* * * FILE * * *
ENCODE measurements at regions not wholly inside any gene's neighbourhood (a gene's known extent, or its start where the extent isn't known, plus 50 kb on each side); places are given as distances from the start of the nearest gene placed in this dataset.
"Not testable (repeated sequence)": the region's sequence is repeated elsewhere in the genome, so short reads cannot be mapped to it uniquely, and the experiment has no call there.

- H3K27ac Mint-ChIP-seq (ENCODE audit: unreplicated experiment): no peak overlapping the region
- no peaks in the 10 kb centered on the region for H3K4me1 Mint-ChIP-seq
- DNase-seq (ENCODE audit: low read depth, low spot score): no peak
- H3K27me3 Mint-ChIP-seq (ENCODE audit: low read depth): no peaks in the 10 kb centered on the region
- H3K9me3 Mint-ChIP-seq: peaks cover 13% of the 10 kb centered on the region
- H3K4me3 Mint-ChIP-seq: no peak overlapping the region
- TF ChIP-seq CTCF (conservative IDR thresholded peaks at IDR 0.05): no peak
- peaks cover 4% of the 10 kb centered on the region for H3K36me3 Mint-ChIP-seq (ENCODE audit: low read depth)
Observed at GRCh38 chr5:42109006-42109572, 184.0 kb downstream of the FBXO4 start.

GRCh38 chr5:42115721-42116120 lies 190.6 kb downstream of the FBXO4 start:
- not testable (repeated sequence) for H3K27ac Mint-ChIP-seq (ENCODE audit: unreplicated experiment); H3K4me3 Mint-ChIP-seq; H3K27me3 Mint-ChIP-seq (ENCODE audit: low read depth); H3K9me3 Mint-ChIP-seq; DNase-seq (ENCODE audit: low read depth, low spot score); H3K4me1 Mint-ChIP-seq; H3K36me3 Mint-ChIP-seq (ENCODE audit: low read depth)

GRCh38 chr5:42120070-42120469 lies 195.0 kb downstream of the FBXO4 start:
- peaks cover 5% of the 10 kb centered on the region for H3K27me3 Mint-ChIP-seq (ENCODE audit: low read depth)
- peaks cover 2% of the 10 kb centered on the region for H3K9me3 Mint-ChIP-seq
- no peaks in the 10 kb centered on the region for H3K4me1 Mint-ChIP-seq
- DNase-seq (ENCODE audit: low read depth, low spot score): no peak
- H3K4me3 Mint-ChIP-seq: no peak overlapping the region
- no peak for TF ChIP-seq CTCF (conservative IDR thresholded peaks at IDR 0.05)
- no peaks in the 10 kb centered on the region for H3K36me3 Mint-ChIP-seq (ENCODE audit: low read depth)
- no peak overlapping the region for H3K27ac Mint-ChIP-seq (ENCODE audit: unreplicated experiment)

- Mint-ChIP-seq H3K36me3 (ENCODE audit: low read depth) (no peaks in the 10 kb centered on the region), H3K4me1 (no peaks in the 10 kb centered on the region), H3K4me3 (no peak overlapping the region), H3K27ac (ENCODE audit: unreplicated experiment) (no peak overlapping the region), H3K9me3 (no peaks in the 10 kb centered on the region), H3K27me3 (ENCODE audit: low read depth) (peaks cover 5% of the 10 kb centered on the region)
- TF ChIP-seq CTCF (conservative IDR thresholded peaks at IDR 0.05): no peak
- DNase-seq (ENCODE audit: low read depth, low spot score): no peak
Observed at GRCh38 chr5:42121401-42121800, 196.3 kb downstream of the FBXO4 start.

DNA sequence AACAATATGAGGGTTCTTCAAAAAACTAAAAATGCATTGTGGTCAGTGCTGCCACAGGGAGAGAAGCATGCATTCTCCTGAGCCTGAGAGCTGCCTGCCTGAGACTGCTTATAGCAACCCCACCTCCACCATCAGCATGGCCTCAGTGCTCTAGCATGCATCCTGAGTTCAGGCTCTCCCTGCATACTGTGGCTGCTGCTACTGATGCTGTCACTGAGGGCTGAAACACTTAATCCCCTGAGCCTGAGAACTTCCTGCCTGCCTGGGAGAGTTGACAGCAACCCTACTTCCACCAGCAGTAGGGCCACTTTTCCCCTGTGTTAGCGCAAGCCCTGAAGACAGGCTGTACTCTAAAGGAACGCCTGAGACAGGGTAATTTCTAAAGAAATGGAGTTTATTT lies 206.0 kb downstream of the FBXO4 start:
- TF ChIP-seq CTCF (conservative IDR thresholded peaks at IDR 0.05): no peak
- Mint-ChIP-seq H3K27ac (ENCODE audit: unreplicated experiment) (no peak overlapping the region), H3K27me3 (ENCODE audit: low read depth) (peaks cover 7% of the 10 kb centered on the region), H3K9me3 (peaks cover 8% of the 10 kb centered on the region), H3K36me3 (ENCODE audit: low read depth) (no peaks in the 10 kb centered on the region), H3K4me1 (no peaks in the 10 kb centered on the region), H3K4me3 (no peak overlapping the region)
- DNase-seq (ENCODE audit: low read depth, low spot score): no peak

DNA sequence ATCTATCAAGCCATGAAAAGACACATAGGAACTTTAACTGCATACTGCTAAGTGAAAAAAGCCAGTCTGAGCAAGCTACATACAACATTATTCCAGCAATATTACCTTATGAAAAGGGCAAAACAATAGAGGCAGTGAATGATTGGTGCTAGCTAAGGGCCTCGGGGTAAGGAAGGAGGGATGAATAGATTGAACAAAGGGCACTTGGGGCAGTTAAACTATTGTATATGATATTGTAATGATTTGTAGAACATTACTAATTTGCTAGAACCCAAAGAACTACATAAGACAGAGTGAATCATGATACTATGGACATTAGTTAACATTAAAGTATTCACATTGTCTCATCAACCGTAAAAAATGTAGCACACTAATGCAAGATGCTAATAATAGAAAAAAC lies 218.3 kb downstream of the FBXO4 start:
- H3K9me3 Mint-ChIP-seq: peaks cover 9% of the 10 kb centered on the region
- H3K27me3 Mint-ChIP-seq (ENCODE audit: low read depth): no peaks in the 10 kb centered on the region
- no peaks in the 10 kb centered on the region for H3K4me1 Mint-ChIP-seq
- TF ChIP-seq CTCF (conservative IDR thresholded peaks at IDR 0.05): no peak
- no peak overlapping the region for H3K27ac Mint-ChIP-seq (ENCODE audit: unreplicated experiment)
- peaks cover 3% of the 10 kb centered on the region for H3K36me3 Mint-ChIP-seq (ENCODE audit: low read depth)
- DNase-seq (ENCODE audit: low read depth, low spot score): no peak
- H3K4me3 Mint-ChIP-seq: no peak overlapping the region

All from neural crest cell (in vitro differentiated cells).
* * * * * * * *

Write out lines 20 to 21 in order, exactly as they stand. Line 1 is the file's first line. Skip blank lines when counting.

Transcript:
- no peak for TF ChIP-seq CTCF (conservative IDR thresholded peaks at IDR 0.05)
- no peaks in the 10 kb centered on the region for H3K36me3 Mint-ChIP-seq (ENCODE audit: low read depth)